Inside the elegant Metropol, located near the Kremlin and the Bolshoi, the Count slowly adjusts to circumstances as a "Former Person." He makes do with the attic room, to which he is banished after residing for years in a posh third-floor suite. A man of refined taste in wine, food, and literature, he strives to maintain a daily routine, exploring the nooks and crannies of the hotel, bonding with staff, accepting the advances of attractive women, and forming what proves to be a deeply meaningful relationship with a spirited young girl, Nina. "We are bound to find comfort from the notion that it takes generations for a way of life to fade," says the companionable narrator. For the Count, that way of life ultimately becomes less about aristocratic airs and privilege than generosity and devotion. Spread across four decades, this is in all ways a great novel, a nonstop pleasure brimming with charm, personal wisdom, and philosophic insight. Though Stalin and Khrushchev make their presences felt, Towles largely treats politics as a dark, distant shadow. The chill of the political events occurring outside the Metropol is certainly felt, but for the Count and his friends, the passage of time is "like the turn of a kaleidoscope." Not for nothing is Casablanca his favorite film. This is a book in which the cruelties of the age can't begin to erase the glories of real human connection and the memories it leaves behind.

A masterly encapsulation of modern Russian history, this book more than fulfills the promise of Towles' stylish debut, Rules of Civility (2011).

Pub Date: Sept. 6, 2016

ISBN: 978-0-670-02619-7

Page Count: 480

Publisher: Viking

Review Posted Online: June 20, 2016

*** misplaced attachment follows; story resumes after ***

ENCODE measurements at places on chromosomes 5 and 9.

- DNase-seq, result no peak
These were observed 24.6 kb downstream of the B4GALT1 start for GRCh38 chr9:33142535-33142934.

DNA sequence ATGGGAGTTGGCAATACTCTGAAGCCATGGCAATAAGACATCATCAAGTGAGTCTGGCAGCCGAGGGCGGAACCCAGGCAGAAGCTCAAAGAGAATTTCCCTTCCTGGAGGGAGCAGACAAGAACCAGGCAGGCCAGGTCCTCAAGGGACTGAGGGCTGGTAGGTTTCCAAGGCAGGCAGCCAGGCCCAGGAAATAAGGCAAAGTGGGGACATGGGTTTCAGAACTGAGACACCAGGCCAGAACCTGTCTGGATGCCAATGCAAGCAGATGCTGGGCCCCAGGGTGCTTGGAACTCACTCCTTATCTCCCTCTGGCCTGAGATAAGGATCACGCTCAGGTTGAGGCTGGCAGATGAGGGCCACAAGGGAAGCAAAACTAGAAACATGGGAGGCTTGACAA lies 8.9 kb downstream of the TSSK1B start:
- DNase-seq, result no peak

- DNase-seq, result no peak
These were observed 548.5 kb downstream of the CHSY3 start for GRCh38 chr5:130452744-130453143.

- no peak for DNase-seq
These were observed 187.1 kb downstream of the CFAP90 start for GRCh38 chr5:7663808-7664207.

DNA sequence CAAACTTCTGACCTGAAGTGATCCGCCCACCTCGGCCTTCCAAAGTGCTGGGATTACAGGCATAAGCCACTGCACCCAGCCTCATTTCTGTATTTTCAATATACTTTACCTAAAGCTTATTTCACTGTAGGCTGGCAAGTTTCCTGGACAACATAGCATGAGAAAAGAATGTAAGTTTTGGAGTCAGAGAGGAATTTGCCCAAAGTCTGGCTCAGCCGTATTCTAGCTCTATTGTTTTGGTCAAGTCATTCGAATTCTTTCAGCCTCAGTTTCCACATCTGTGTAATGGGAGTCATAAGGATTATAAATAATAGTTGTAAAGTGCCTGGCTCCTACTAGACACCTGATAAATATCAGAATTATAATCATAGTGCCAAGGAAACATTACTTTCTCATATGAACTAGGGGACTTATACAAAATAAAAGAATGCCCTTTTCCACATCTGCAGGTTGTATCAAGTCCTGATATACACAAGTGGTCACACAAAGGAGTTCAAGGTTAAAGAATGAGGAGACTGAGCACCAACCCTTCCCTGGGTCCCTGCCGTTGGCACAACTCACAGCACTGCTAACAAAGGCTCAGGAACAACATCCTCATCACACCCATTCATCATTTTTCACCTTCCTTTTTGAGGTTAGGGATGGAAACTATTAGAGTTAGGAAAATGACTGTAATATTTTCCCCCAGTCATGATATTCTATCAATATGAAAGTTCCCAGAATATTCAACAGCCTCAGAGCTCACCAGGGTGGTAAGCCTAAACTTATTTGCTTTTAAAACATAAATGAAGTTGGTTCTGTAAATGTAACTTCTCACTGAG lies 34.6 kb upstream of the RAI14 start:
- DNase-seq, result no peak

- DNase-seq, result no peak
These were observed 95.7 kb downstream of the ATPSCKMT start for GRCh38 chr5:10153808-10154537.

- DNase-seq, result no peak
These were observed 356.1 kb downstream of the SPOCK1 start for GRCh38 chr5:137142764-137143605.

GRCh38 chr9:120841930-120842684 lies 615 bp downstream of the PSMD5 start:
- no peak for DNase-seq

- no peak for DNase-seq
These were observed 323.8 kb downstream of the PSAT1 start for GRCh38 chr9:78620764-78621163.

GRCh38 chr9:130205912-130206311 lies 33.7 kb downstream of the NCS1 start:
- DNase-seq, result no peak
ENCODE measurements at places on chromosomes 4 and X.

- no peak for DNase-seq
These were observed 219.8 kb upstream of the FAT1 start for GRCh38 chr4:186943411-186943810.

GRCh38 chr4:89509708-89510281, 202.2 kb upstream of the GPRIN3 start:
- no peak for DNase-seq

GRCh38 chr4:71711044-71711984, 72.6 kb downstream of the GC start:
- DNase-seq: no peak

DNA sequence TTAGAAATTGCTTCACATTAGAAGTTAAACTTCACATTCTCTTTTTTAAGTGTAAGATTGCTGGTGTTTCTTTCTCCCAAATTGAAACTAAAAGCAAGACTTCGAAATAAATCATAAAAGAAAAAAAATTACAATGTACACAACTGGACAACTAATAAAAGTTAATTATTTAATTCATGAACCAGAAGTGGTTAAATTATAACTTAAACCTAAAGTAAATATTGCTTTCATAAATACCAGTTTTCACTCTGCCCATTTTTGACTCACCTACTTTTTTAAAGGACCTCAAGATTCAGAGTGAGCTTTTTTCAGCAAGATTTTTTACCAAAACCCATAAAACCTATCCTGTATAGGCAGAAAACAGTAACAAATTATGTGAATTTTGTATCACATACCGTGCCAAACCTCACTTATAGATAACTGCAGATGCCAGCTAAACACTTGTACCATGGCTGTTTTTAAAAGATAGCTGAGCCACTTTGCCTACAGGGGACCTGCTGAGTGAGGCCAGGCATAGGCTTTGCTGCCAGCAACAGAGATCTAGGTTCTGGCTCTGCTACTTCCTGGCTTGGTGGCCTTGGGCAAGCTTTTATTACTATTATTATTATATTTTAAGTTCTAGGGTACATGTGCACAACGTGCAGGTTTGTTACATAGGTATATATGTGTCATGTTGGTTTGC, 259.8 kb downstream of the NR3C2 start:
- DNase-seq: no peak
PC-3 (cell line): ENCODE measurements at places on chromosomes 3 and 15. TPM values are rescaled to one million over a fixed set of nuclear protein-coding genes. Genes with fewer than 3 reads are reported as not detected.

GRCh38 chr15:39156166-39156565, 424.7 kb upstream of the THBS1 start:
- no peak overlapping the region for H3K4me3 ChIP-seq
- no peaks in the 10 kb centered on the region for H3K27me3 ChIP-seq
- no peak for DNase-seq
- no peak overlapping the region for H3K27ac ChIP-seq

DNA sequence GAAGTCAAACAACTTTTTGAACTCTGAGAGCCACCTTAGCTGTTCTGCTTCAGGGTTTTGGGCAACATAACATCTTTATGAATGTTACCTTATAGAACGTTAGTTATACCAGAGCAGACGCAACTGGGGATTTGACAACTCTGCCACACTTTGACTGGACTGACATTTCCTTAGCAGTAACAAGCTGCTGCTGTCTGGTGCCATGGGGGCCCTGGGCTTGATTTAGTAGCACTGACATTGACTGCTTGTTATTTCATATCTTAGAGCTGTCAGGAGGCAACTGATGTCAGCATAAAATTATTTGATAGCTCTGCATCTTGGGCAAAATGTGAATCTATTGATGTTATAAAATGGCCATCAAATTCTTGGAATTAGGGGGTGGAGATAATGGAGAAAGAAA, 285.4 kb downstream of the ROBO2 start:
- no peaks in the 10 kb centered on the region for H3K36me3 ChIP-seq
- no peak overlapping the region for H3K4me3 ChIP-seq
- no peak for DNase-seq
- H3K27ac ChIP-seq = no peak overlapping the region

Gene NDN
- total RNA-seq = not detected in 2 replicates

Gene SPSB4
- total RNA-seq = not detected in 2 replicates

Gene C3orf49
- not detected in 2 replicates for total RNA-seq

Kirkus Reviews Issue: July 1, 2016

THE UNSEEN

A deeply satisfying novel, both sensuously vivid and remarkably poignant.

Norwegian novelist Jacobsen folds a quietly powerful coming-of-age story into a rendition of daily life on one of Norway’s rural islands a hundred years ago in a novel that was shortlisted for the 2017 Man Booker International Prize.

Ingrid Barrøy, her father, Hans, mother, Maria, grandfather Martin, and slightly addled aunt Barbro are the owners and sole inhabitants of Barrøy Island, one of numerous small family-owned islands in an area of Norway barely touched by the outside world. The novel follows Ingrid from age 3 through a carefree early childhood of endless small chores, simple pleasures, and unquestioned familial love into her more ambivalent adolescence attending school off the island and becoming aware of the outside world, then finally into young womanhood when she must make difficult choices. Readers will share Ingrid’s adoration of her father, whose sense of responsibility conflicts with his romantic nature. He adores Maria, despite what he calls her “la-di-da” ways, and is devoted to Ingrid. Twice he finds work on the mainland for his sister, Barbro, but, afraid she’ll be unhappy, he brings her home both times. Rooted to the land where he farms and tied to the sea where he fishes, Hans struggles to maintain his family’s hardscrabble existence on an island where every repair is a struggle against the elements. But his efforts are Sisyphean. Life as a Barrøy on Barrøy remains precarious. Changes do occur in men’s and women’s roles, reflected in part by who gets a literal chair to sit on at meals, while world crises—a war, Sweden’s financial troubles—have unexpected impact. Yet the drama here occurs in small increments, season by season, following nature’s rhythm through deaths and births, moments of joy and deep sorrow. The translator’s decision to use roughly translated phrases in conversation—i.e., “Tha’s goen’ nohvar” for "You’re going nowhere")—slows the reading down at first but ends up drawing readers more deeply into the world of Barrøy and its prickly, intensely alive inhabitants.

A deeply satisfying novel, both sensuously vivid and remarkably poignant.

Pub Date: April 7, 2020

ISBN: 978-1-77196-319-0

Page Count: 272

Publisher: Biblioasis

Review Posted Online: Jan. 12, 2020

Kirkus Reviews Issue: Feb. 1, 2020